Adam Clanton & John Wessling Honestly, I can't imagine a better pairing for nights than these two. Both are funny and both have the kind of dominant personalities that would tame even the strangest night caller. Putting them in a night slot would allow them even more freedom than they had before they were canned at 1560. This is perhaps as close as you could get to the late-night antics of former 1560 program director Chance McLain and creative director Frank Bullington and their Blue Light Cemetery show.
Fred Faour & AJ Hoffman I like these two together and I think they would do well after hours if for no other reason than their expansive knowledge of sports betting. It gives them an angle that seems perfectly suited for after dark. Their strong personalities would also keep callers in check.
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In case you think I've relegated people to the weekend because I don't like them, think again. Having a strong four hours on the weekend to keep local topics moving along, if done right, would be great for local radio.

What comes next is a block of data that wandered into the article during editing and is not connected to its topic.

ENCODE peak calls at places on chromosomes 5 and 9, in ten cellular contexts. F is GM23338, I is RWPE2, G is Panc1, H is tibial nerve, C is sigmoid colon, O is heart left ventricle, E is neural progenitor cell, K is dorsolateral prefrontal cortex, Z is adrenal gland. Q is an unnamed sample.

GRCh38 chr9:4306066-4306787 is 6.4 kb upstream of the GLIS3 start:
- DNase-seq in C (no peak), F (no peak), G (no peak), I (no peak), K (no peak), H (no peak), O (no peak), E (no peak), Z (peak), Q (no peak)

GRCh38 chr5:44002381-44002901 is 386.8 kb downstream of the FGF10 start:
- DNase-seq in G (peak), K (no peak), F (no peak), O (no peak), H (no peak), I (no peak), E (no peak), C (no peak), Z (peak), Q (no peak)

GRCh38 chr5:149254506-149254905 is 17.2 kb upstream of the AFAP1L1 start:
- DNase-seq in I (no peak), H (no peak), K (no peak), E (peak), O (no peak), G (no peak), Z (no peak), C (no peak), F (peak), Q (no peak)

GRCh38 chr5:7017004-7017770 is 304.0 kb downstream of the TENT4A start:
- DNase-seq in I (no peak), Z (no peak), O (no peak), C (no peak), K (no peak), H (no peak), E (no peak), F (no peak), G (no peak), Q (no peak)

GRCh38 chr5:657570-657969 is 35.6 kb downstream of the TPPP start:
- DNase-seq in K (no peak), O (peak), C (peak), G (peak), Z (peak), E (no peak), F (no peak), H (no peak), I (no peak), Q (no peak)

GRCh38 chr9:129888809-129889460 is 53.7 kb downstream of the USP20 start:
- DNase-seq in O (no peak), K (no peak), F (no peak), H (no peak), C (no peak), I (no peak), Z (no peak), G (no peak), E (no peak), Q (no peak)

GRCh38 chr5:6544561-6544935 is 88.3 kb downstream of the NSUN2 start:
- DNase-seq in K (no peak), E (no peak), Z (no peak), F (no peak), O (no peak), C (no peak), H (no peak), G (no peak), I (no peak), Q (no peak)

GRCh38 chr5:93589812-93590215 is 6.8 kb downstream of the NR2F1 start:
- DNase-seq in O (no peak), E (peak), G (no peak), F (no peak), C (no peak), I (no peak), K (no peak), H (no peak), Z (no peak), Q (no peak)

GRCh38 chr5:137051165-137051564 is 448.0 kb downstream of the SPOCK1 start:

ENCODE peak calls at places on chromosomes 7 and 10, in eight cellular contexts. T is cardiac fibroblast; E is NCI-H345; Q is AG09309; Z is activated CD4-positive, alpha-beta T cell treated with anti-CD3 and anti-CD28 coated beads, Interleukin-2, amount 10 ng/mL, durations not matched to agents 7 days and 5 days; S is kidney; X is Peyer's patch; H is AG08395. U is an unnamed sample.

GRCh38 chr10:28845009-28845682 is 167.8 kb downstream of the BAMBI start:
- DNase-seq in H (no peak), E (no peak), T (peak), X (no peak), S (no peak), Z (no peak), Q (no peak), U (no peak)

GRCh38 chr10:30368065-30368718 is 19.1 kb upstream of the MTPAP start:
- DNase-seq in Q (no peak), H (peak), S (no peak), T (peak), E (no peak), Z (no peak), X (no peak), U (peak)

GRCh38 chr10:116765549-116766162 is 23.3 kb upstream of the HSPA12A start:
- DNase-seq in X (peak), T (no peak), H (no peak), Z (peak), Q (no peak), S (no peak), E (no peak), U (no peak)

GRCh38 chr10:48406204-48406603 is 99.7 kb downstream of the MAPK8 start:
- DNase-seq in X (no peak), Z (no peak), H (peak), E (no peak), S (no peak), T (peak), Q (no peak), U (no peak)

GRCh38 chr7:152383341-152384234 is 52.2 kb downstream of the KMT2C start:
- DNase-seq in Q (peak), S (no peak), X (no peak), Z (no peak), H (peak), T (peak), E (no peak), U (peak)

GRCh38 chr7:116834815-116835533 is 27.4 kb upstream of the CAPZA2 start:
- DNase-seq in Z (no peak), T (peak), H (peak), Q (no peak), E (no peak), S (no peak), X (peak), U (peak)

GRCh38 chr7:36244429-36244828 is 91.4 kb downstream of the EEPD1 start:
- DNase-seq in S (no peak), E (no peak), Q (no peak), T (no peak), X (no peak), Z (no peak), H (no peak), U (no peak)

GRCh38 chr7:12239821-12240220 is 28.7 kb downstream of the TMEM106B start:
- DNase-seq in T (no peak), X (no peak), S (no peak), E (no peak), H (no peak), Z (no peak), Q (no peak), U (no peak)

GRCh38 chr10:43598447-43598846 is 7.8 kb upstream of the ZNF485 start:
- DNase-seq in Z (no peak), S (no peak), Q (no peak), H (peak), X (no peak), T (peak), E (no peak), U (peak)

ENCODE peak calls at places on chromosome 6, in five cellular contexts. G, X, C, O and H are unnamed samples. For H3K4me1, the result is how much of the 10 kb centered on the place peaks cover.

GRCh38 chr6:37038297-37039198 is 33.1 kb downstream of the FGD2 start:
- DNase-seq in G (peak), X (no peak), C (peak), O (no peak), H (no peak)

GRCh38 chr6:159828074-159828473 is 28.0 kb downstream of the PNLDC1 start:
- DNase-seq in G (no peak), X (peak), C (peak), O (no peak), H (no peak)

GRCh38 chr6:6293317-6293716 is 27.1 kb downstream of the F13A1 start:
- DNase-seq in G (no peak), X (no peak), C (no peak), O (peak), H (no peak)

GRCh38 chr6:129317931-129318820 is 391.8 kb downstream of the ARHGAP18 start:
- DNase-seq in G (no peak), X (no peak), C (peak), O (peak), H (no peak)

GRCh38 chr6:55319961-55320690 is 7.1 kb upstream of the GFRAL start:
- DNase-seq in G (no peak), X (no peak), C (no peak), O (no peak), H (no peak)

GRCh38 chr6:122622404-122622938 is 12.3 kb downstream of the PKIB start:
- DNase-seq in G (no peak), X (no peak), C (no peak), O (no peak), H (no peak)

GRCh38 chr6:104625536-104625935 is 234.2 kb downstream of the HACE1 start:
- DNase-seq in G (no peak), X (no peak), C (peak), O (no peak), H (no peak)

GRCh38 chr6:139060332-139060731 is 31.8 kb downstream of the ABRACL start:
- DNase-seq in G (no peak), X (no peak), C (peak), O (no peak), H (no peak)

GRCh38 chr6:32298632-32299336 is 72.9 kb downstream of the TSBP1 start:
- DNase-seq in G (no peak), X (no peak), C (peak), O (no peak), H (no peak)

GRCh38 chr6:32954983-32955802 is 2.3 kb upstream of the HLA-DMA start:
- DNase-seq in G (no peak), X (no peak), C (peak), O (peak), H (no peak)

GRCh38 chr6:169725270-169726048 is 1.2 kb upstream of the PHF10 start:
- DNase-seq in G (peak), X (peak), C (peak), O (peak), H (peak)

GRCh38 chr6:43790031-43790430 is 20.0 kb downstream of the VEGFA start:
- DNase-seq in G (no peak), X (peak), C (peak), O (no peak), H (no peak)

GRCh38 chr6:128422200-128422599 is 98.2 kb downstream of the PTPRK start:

John Lopez & Dave Tepper With all due respect to Tepper, this spot is all about Lopez. I'll admit that I have had a tough time with his general approach to mornings, but I could see it working perfectly on a weekend slot. The often sleepy, lazy weekend afternoons could use his attitude to shake things up, and Tepper provides a good, solid radio voice to balance it out.
Barry Warner & Fred Davis I actually think this pairing has been fairly good for 610 at night. Davis helps to keep the folksier Warner from straying too far into nostalgia, and the two could be an excellent team on the weekend. This is also the ideal time for some of the old-timer guests Warner can get -- many of whom you don't hear anywhere else. The weekend would be the perfect speed for these two.